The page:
Salusbury, Thomas, Mathematical collections and translations (Tome I), 1667

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1as far one way as another. Having obſerved all theſe particulars,
though no man doubteth that ſo long as the veſſel ſtands ſtill, they
ought to ſucceed in this manner; make the Ship to move with
what velocity you pleaſe; for (ſo long as the motion is uniforme,
and not fluctuating this way and that way) you ſhall not diſcern
any the leaſt alteration in all the forenamed effects; nor can you
gather by any of them whether the Ship doth move or ſtand ſtill.
In leaping you ſhall reach as far upon the floor, as before; nor for
that the Ship moveth ſhall you make a greater leap towards the
poop than towards the prow; howbeit in the time that you ſtaid
in the Air, the floor under your feet ſhall have run the contrary way
to that of your jump; and throwing any thing to your companion
you ſhall not need to caſt it with more ſtrength that it may reach
him, if he ſhall be towards the prow, and you towards the poop,
then if you ſtood in a contrary ſituation; the drops ſhall all diſtill
as before into the inferiour bottle and not ſo much as one ſhall
fall towards the poop, albeit whil'ſt the drop is in the Air, the Ship
ſhall have run many feet; the Fiſhes in their water ſhall not ſwim
with more trouble towards the fore-part, than towards the hinder
part of the tub; but ſhall with equal velocity make to the bait
placed on any ſide of the tub; and laſtly, the flies and gnats
ſhall continue their flight indifferently towards all parts; nor
ſhall they ever happen to be driven together towards the ſide of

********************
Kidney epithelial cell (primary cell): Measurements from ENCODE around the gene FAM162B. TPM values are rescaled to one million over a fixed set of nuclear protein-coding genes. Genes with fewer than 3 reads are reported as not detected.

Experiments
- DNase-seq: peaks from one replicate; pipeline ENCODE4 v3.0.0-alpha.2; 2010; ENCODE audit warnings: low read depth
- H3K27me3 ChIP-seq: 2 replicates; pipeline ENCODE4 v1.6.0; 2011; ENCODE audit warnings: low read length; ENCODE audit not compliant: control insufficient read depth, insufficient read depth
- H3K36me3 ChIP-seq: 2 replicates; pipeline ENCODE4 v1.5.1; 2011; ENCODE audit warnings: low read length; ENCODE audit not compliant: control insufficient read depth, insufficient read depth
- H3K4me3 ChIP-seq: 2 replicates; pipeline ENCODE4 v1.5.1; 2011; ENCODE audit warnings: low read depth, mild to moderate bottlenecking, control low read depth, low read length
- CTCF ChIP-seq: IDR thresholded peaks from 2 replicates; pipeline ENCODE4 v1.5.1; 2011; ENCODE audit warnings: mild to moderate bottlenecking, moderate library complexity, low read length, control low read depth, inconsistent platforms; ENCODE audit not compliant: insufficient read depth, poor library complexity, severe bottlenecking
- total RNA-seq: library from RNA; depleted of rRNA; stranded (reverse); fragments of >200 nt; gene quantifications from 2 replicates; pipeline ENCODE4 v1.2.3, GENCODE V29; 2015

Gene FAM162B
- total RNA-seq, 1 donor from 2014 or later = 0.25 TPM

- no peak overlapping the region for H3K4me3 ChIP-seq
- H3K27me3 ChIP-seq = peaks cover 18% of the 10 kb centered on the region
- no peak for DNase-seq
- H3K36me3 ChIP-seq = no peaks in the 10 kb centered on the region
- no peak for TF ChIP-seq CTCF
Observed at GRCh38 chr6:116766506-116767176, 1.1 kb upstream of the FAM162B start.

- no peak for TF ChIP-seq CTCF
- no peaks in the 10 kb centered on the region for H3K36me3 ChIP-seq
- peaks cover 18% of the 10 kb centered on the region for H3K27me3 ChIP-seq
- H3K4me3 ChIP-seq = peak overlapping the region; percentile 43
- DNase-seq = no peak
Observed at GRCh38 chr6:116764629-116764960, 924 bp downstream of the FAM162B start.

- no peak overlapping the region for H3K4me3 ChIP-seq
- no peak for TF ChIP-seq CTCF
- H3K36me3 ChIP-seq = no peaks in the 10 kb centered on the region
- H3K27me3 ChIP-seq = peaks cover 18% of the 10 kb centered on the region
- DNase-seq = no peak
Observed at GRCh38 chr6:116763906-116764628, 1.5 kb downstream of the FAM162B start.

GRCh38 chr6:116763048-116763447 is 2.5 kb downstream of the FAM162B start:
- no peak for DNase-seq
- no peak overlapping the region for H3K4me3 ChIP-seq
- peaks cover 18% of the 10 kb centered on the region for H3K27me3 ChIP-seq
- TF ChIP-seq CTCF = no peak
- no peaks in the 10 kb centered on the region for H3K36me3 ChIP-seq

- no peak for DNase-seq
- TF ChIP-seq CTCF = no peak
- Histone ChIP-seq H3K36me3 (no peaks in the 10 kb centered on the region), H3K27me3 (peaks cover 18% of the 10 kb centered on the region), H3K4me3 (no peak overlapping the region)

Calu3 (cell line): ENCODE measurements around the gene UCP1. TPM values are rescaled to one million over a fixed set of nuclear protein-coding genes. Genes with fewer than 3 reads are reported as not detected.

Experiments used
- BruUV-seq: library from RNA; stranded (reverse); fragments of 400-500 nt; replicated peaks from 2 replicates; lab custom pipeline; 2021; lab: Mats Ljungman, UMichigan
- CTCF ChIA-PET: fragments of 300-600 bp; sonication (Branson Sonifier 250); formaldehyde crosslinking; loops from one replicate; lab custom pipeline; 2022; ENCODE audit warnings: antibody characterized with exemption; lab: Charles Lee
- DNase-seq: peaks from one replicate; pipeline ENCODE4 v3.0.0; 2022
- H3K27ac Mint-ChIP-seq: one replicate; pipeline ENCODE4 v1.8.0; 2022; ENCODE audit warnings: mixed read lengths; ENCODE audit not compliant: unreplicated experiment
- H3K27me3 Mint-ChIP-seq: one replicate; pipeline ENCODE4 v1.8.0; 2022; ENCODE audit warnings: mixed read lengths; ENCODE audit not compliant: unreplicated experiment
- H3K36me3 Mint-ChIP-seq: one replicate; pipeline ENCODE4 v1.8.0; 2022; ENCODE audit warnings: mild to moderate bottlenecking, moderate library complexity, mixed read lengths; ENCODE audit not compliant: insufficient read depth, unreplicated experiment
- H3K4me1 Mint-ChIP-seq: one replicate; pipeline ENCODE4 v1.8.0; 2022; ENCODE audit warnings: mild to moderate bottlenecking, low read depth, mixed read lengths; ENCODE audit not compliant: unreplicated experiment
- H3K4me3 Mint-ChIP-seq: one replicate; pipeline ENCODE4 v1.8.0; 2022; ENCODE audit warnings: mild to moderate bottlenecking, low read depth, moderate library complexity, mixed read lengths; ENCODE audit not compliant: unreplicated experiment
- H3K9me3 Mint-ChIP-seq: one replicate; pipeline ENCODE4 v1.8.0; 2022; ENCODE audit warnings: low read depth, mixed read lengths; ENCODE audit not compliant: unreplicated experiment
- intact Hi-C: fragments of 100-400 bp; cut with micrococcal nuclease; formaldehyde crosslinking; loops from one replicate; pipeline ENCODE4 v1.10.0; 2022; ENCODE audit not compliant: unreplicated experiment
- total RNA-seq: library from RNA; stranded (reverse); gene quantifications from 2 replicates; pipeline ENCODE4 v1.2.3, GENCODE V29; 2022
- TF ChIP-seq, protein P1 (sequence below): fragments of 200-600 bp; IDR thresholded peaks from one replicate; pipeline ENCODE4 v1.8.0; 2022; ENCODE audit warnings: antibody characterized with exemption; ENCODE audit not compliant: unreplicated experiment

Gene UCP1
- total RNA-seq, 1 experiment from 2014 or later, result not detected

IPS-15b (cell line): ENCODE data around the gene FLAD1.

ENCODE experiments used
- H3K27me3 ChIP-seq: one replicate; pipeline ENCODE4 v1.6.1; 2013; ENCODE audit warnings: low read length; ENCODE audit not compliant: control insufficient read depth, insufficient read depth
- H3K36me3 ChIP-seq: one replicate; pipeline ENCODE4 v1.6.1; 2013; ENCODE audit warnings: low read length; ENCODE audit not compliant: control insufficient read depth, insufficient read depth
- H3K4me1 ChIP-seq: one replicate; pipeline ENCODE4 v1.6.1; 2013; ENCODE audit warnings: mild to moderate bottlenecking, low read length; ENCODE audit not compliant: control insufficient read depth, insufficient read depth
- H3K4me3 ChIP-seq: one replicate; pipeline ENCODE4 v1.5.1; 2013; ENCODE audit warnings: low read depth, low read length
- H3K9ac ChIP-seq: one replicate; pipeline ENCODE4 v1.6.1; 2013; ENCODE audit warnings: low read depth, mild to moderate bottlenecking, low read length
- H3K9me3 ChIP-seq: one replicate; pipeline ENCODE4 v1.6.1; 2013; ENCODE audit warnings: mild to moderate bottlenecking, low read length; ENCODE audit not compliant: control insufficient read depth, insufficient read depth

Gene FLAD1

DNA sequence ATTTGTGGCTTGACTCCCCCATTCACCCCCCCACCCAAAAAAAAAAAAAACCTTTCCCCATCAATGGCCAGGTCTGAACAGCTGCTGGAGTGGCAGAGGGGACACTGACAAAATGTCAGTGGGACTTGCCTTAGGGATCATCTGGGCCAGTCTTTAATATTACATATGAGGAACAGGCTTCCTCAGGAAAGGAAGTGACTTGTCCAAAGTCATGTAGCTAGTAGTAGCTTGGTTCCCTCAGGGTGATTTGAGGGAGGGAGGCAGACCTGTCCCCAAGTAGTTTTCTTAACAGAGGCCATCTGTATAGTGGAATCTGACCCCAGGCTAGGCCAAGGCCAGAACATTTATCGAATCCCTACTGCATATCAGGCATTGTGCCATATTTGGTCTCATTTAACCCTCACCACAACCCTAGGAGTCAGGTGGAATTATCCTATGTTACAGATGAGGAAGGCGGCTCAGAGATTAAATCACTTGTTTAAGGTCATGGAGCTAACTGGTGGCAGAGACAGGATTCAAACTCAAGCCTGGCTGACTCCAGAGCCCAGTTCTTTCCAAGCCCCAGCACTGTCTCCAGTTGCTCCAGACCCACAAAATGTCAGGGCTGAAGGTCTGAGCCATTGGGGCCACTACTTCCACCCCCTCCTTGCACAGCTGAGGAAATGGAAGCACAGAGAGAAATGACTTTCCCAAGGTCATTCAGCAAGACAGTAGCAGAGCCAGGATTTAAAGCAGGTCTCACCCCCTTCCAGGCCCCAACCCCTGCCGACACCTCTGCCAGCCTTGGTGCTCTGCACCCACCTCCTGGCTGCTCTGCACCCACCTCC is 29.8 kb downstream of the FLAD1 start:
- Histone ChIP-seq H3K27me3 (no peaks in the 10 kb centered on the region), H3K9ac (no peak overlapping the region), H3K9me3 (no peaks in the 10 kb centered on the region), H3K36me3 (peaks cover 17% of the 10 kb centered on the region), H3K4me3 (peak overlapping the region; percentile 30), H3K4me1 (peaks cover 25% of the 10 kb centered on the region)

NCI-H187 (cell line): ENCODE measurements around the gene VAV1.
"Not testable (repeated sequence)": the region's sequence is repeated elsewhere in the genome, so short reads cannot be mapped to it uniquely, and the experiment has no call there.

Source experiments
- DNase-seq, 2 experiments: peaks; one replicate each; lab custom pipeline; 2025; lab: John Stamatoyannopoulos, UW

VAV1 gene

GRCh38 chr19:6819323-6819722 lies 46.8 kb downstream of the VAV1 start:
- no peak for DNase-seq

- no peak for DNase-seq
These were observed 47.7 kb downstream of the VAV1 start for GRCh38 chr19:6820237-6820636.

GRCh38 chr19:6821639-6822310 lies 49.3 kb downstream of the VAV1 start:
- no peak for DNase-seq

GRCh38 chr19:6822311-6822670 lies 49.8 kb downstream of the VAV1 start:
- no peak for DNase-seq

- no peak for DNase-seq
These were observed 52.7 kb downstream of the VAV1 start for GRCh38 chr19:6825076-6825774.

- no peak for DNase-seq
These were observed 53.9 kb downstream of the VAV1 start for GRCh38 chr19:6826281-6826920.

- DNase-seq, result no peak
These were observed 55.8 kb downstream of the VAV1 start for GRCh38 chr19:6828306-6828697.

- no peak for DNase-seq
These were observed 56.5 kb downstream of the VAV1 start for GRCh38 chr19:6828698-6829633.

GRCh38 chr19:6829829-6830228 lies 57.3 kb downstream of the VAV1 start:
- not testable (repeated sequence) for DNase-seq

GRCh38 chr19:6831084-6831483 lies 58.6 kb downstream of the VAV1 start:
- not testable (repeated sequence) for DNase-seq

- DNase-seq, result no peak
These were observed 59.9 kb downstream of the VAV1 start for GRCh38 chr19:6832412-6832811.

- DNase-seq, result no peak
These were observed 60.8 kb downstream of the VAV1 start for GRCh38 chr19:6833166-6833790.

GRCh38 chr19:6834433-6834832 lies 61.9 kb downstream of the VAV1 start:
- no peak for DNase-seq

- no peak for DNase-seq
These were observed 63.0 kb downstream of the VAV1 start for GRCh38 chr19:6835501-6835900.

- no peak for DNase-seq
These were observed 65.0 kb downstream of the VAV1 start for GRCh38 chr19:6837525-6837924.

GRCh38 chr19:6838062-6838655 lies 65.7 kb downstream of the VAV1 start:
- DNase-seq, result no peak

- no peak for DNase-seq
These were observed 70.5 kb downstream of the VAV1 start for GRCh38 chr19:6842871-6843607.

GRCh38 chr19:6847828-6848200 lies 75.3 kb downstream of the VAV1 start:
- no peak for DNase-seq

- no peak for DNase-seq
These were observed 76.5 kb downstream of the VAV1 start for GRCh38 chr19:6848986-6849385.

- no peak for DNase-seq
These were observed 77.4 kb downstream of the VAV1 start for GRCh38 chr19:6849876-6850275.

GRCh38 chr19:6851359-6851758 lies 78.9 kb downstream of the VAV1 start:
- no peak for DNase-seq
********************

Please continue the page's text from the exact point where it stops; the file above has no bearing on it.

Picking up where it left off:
the Cabbin next the prow, as if they were wearied with
lowing the ſwift courſe of the Ship, from which through their
ſuſpenſion in the Air, they had been long ſeparated; and if
burning a few graines of incenſe you make a little ſmoke,
you ſhall ſee it aſcend on high, and there in manner of a cloud
ſuſpend it ſelf, and move indifferently, not inclining more to one
ſide than another: and of this correſpondence of effects the cauſe
is for that the Ships motion is common to all the things contained
in it, and to the Air alſo; I mean if thoſe things be ſhut up in the
Cabbin: but in caſe thoſe things were above deck in the open Air,
and not obliged to follow the courſe of the Ship, differences more
or leſſe notable would be obſerved in ſome of the fore-named
fects, and there is no doubt but that the ſmoke would ſtay behind
as much as the Air it ſelf; the flies alſo, and the gnats being
dered by the Air would not be able to follow the motion of the
Ship, if they were ſeparated at any diſtance from it.
But keeping
neer thereto, becauſe the Ship it ſelf as being an unfractuous
brick, carrieth along with it part of its neereſt Air, they would
follow the ſaid Ship without any pains or difficulty.
And for the
like reaſon we ſee ſometimes in riding poſt, that the troubleſome
flies and ^{*} hornets do follow the horſes flying ſometimes to one,

ſometimes to another part of the body, but in the falling drops

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